Mycobacteria are responsible for a number of important human and animal infections. One particular problem posed by these organisms when using molecular methods is the physical strength of the cell wall, so that sensitivity of detection is limited by the efficiency of DNA extraction.
Over the last 15 years we have been exploiting a broad host range, lytic phage (D29) as a DNA lysing agent to develop rapid and sensitive tests to detect and identify mycobacterial pathogens.
In addition to being very efficient at lysing mycobacteria, phage have another advantage over chemical extraction methods in that only viable cells are lysed, and therefore successful lysis using phage also reports on the viability of the cell detected.
We have now developed a method that can successfully detect mycobacteria within 6 h, and have applied this to a number of different samples. During these studies we have discovered new features of the phage-host interaction that has allowed us to better understand and improve our test methods.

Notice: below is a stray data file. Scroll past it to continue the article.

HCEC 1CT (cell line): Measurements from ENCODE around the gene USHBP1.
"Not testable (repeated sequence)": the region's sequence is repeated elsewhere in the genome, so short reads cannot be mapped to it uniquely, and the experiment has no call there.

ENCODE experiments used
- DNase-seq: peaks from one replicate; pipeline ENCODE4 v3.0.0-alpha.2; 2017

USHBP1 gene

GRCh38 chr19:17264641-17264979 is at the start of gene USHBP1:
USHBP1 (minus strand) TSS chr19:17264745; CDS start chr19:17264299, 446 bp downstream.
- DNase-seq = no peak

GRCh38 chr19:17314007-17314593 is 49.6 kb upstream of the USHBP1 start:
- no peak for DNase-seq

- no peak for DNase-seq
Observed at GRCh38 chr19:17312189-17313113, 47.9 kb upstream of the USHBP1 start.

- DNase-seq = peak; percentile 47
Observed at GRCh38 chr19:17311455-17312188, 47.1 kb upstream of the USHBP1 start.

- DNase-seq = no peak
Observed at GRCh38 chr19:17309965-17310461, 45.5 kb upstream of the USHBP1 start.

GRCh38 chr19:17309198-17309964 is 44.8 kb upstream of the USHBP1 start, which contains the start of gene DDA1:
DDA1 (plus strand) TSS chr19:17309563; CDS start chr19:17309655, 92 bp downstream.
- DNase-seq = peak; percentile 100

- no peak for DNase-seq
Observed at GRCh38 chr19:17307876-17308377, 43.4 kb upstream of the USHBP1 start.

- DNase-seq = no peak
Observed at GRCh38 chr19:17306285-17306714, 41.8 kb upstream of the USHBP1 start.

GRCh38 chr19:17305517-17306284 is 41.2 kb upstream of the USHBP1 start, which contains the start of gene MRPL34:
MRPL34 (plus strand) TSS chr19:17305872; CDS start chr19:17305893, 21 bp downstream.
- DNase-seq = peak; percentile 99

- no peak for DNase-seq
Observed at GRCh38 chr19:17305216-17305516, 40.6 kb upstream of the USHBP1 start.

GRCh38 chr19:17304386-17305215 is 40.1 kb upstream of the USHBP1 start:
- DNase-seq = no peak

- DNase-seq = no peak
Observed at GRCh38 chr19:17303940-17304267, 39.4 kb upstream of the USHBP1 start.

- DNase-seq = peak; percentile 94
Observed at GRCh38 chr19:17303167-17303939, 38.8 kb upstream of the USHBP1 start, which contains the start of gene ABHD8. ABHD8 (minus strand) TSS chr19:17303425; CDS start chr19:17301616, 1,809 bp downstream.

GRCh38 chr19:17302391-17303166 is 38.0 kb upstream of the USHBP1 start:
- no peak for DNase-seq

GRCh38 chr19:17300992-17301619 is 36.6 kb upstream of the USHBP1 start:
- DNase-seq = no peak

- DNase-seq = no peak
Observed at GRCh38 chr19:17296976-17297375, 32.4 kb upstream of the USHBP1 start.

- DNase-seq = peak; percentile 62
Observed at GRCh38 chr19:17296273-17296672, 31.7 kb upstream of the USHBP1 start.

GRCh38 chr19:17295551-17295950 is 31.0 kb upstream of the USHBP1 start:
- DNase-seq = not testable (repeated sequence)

Most recently we have used the method to show that viable M. bovis is present in the blood of skin-test positive cattle, despite the fact that the dogma of the disease suggests it should not be present. In addition we are now using this method to improve detection and control of bovine TB in naturally infected herds in the UK.
The method developed is simple and can be applied to detect any mycobacteria in a range of different sample types, opening up the possibility of an enhanced understanding of these difficult to grow bacteria.